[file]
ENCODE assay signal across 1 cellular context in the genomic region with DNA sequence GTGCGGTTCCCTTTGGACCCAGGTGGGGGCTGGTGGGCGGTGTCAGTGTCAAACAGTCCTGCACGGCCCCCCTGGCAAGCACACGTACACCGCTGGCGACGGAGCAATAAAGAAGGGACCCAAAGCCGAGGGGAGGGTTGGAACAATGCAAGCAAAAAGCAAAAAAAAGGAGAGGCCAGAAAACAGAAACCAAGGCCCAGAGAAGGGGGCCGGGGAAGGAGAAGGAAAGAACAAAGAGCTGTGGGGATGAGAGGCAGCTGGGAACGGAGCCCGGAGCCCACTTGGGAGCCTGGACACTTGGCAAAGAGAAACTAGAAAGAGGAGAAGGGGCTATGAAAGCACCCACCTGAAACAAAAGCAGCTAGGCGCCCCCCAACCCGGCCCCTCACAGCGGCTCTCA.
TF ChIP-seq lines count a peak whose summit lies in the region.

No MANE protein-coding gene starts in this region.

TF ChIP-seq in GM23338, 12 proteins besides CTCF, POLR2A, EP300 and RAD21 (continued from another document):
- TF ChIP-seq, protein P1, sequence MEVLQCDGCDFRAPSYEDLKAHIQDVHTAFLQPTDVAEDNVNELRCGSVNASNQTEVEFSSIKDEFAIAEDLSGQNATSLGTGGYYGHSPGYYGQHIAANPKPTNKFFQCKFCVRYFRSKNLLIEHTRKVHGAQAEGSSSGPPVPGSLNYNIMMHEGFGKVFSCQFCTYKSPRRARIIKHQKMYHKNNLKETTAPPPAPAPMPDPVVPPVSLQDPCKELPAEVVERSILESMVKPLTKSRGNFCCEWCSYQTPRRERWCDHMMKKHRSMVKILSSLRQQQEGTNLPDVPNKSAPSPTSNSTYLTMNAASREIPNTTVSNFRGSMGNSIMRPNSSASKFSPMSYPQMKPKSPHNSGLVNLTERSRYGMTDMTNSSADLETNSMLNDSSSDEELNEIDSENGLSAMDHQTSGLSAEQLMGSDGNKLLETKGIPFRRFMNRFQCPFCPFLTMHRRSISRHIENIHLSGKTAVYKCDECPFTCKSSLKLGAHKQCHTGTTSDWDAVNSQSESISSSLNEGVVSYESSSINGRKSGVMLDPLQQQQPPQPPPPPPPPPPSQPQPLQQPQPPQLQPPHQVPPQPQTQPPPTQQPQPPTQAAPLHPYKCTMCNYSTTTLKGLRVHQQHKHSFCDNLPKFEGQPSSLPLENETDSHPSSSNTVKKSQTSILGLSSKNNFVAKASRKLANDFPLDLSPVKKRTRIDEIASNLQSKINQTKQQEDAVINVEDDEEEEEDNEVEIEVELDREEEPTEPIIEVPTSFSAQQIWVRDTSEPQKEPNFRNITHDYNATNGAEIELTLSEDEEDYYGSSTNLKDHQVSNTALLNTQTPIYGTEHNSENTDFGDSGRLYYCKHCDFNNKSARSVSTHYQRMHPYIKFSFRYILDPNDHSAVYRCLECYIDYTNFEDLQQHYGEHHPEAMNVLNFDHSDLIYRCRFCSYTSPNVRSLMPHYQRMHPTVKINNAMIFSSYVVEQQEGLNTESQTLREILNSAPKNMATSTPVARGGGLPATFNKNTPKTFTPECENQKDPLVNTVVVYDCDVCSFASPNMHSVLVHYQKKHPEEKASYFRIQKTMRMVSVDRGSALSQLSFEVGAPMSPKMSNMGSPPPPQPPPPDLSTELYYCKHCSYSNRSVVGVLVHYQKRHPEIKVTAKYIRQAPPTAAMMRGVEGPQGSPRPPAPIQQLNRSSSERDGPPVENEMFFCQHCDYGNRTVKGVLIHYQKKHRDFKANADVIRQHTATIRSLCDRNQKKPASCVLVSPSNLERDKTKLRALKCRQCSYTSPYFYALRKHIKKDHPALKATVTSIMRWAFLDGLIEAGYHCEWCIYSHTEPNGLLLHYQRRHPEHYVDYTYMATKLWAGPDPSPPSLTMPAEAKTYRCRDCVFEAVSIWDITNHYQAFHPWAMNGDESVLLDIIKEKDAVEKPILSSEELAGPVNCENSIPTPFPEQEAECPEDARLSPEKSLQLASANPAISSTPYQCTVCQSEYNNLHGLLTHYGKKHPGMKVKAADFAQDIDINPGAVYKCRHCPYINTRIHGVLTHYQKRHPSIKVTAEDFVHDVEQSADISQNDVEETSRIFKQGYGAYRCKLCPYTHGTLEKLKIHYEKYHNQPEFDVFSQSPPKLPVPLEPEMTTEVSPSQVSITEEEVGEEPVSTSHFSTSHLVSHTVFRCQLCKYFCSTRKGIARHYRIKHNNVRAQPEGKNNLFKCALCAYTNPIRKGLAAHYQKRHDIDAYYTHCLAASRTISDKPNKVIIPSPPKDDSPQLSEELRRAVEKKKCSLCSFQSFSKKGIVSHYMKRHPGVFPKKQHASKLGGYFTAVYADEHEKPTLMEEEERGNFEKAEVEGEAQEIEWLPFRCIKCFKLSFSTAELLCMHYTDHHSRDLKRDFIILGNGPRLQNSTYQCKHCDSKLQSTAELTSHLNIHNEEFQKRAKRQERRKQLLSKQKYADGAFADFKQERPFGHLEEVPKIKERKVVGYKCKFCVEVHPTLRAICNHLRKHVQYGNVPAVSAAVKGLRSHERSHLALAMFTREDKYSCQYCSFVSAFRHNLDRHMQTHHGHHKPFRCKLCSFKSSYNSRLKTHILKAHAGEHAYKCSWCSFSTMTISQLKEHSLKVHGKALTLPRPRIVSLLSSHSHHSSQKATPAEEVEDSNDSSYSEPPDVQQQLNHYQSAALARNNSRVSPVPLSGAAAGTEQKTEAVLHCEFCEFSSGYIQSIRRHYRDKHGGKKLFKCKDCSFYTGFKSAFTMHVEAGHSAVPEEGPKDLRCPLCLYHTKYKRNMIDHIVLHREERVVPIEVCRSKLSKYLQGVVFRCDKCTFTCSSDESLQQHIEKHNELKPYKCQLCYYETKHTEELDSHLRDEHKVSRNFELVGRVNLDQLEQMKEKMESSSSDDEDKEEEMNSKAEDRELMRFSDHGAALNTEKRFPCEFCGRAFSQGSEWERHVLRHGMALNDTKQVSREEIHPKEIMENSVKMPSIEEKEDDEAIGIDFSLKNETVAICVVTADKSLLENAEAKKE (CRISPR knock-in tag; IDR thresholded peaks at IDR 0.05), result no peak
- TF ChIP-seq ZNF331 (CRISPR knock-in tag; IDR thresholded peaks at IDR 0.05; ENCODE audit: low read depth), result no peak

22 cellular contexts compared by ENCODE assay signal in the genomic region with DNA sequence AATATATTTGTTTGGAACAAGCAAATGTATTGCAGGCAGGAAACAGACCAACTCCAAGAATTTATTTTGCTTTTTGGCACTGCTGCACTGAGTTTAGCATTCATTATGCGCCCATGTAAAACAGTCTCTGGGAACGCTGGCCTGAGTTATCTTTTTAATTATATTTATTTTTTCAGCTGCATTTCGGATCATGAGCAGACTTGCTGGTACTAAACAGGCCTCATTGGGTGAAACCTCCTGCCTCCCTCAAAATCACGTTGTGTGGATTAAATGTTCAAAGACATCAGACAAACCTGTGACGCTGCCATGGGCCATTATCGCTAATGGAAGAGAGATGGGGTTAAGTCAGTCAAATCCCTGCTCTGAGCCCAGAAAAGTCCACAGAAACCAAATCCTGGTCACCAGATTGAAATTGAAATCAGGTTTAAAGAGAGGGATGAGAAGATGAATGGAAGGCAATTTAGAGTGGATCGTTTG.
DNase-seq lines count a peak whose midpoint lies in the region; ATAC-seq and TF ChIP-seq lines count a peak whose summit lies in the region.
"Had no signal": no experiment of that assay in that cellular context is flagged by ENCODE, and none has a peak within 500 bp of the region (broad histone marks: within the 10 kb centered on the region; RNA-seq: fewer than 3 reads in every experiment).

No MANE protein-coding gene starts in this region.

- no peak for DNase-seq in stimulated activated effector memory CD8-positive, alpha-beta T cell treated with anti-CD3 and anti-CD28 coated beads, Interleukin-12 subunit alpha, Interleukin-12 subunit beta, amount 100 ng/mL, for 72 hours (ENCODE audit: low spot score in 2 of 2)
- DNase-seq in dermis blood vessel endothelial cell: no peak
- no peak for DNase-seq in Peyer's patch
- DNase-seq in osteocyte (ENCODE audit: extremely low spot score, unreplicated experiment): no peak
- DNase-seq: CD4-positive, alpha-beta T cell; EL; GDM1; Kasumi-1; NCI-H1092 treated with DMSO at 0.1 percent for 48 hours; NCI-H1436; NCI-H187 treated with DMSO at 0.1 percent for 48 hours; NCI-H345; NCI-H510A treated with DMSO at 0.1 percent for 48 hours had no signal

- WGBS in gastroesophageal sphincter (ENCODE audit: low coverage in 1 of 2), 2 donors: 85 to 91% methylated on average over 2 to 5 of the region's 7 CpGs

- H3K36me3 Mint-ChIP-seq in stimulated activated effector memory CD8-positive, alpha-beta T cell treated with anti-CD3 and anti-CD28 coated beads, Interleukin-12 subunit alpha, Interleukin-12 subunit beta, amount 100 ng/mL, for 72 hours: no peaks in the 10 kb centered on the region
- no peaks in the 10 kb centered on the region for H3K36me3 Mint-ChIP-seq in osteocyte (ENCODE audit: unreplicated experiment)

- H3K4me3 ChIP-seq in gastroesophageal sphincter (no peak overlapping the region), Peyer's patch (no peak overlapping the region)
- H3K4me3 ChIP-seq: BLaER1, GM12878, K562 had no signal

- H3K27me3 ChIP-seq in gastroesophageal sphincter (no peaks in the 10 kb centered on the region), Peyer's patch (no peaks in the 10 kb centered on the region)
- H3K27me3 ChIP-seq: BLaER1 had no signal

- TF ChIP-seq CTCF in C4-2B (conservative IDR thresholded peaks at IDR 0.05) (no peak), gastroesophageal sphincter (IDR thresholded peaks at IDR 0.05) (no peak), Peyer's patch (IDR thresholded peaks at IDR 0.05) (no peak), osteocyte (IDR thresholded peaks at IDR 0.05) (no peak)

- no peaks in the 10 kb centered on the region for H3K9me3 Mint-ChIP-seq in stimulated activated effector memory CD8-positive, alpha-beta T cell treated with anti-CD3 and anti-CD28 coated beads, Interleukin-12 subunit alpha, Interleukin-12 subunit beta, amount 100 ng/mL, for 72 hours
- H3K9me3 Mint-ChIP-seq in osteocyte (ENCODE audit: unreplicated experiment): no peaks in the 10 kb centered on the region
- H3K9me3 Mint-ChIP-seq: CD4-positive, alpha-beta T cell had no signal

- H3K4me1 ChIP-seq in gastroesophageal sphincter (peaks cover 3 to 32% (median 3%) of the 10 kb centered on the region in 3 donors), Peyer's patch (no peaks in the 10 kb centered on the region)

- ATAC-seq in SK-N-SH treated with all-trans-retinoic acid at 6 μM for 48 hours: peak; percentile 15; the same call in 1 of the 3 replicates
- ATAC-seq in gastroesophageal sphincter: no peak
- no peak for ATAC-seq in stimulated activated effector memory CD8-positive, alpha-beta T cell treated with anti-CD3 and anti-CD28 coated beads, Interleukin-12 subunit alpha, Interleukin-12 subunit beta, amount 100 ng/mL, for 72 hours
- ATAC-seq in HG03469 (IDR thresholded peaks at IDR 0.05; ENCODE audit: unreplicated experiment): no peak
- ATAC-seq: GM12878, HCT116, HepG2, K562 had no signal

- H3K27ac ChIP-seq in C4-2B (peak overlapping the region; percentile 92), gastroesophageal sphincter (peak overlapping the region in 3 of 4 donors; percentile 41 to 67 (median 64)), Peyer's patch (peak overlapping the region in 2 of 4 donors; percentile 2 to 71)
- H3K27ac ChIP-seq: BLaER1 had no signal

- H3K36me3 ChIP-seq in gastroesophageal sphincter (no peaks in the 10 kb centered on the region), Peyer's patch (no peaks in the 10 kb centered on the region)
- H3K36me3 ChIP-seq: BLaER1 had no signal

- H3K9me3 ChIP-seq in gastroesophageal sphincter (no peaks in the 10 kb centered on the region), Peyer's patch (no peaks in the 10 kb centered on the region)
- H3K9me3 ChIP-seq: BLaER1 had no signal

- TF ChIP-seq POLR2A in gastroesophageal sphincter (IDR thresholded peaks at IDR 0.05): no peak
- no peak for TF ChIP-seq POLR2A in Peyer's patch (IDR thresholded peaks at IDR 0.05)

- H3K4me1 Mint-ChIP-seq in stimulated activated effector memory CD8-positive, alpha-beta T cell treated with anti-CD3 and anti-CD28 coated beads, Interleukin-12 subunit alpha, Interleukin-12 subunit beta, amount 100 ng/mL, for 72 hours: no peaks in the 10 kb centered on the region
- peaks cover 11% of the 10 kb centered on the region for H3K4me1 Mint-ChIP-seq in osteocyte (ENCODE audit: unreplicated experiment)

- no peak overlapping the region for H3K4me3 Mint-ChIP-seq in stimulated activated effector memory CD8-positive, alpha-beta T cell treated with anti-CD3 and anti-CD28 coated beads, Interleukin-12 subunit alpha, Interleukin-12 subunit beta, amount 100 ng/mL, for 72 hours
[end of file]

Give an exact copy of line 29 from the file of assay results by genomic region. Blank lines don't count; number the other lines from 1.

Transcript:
- ATAC-seq in gastroesophageal sphincter: no peak